He plans to live “the New Orleans way” this time around. But he’ll coach the Alvin Gentry way, a formula that helped Golden State win the NBA title last week.

The Gentry era officially began Monday when he was formally introduced as the Pelicans’ new head coach at the team’s practice facility in Metairie.

For the 60-year-old, who was accompanied by his wife, Suzanne, and his sons Ryan, 17, and Jack, 15, it will be a return to the Big Easy, where he was an assistant under Tim Floyd during the 2003-04 season. The Gentrys lived in Slidell during that brief stint.

This time, he plans to live in the Warehouse District, right in the heart of the city.

“We didn’t do it the New Orleans way last time,” Gentry said. “We are doing it the New Orleans way this time.”

He’ll be closer to the Smoothie King Center, where he plans to bring the up-tempo style that has been his trademark throughout his 35 years as a coach.

“I’d like nothing more than for us as Pelicans to have a parade right down Canal Street,” he said. “I think it’s very attainable. We have a good start because we have a good core of players and a great player. I’m ecstatic about being here.”

The Pelicans had to wait to get Gentry aboard.

He was hired May 30 but was finishing up his job as associate head coach of the Warriors, who won their first NBA title since 1975.

He attended the Warriors’ parade celebrating their championship Friday and flew to New Orleans on Saturday. He got a chance to walk around the city Sunday.

“I like it because it’s so different from any city you can go to,” Gentry said. “To me, the most unique cities in the United States are San Francisco and New Orleans. I think it has almost a foreign country feel to it because the culture is so different and so great.”

Gentry is hoping to bring that winning formula from the Bay Area to New Orleans as he replaces Monty Williams, who was fired May 12 after five seasons. Gentry is the franchise’s sixth coach, following Paul Silas, Tim Floyd, Byron Scott, Jeff Bower and Williams.

Gentry credited Williams for laying the groundwork for the Pelicans, who reached the first round of the NBA playoffs as a No. 8 seed before being swept in the first round by the Warriors.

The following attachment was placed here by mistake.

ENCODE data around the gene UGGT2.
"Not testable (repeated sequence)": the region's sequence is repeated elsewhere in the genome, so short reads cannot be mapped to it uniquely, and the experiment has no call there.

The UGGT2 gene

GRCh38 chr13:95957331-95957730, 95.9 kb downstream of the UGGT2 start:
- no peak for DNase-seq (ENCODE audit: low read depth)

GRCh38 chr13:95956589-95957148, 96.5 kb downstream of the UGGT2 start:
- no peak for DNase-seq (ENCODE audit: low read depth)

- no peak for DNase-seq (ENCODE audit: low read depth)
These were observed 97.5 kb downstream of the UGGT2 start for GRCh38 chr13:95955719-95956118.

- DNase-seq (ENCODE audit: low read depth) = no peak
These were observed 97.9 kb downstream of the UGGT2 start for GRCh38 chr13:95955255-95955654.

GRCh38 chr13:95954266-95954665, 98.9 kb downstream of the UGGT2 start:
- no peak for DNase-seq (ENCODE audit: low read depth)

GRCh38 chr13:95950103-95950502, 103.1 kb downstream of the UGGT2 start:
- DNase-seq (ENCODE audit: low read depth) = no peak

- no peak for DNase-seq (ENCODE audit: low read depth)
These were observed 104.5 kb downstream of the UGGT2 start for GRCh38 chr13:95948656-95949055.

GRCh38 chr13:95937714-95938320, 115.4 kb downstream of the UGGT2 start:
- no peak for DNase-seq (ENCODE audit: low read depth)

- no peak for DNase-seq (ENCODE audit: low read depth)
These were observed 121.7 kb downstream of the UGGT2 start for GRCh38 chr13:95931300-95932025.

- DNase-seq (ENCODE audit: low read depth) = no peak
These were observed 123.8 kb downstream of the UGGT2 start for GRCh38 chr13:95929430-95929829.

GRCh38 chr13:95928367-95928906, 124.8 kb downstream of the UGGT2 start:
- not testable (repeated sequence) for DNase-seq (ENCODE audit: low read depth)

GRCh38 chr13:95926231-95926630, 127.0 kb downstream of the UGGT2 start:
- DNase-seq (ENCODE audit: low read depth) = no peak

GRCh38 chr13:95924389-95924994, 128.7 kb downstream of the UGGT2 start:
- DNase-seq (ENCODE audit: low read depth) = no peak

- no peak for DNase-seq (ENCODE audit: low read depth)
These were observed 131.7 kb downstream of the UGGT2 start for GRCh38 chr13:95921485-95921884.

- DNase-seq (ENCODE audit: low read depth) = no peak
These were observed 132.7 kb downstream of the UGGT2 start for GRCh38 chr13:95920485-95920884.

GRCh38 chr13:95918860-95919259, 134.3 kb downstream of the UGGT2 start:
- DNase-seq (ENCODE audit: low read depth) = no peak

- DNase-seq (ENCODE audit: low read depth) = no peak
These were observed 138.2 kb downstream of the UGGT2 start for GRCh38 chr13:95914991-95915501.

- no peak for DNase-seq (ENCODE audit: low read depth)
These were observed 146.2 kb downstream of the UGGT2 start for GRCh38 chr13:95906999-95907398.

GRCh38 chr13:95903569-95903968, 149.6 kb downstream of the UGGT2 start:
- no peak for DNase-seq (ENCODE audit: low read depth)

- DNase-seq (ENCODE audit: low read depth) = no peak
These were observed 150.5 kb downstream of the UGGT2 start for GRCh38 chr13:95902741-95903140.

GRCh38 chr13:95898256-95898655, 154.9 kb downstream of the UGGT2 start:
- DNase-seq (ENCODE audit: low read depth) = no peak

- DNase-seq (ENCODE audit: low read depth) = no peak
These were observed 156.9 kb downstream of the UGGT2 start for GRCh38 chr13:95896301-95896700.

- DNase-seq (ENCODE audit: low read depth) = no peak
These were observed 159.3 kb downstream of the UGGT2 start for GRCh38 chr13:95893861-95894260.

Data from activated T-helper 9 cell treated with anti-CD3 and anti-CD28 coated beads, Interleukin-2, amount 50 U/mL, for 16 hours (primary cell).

“Monty established a culture here of competitiveness, competing every single night,” Gentry said. “I thought that was obvious in the playoff series we had against them.”

Gentry’s job is to help the Pelicans take the next step and eventually lead the franchise to its first NBA title. He will rely heavily on the Pelicans’ centerpiece, all-NBA forwardAnthony Davis. It’s Davis who made the Pelicans’ job one of the more lucrative ones this offseason.

“We have the best player in the NBA not named LeBron James,” Gentry said. “This team has a lot of potential to do a lot of great things. We are going to play a lot faster and give him a chance to play in the open court.”

This is the fifth head coaching job for Gentry. His most recent head coaching position was with the Phoenix Suns from 2008-13. He also had head coaching stops with the Los Angeles Clippers, the Detroit Pistons and the Miami Heat.

His best season as a head coach was in 2009-10, when he led Phoenix to the Western Conference finals before losing to the eventual champion Los Angeles Lakers.

As an assistant, his team has led the league in scoring the past two seasons — Golden State this season and the Clippers in 2013-14, when he was an assistant under Doc Rivers. Those numbers, along with his teams’ quick pace, made Gentry attractive to General Manager Dell Demps.

“We wanted a coach who could adapt and consistently change with the NBA game,” Demps said. “We believe Alvin will provide the Pelicans the best opportunity to achieve continued success. … He had a great understanding of the team along with a vision of how he would coach the team. It was very clear that Alvin was the right person for the Pelicans.”

But Gentry was quick to point out that his up-tempo style won’t be one-dimensional, run-and-gun.

“We are going to be a very good defensive team that happens to be good offensively,” he said.

Gentry is described by those around the league as a players’ coach. Players tend to relate well to him, even though his coaching career began in 1980 — before every player on the Pelicans’ roster was born. He turns 61 in November but showed off his youthfulness last week when he dunked (after pushing off the wall with his leg) during his final practice with the Warriors. The video of that dunk went viral.

“Sixty is the new 40,” he said with a laugh. “I have a ton of energy. … I believe basketball has to be fun. We are going to do a lot of things to make it fun.”

The team will have music playing during practice, just like Golden State did during its laidback approach that ended with an NBA title. Gentry would like nothing more than to have the same result here.

“Why can’t this be our time?” he said. “No one is more deserving than this city.”

It’s a city that he returns to work in for the first time in more than a decade. For wife Suzanne, it’s a return to her roots. Her great grandmother ran a boarding house in New Orleans years ago. Her grandmother and family were from Bienville Parish, and her mom was born in Ruston.

But Suzanne and the boys will remain in Arizona for one more year — Ryan’s senior year of high school.

Gentry, meanwhile, will get started with his new job: living the New Orleans way but coaching his way.

“I’m excited,” he said. “I don’t want to be any place but right here.”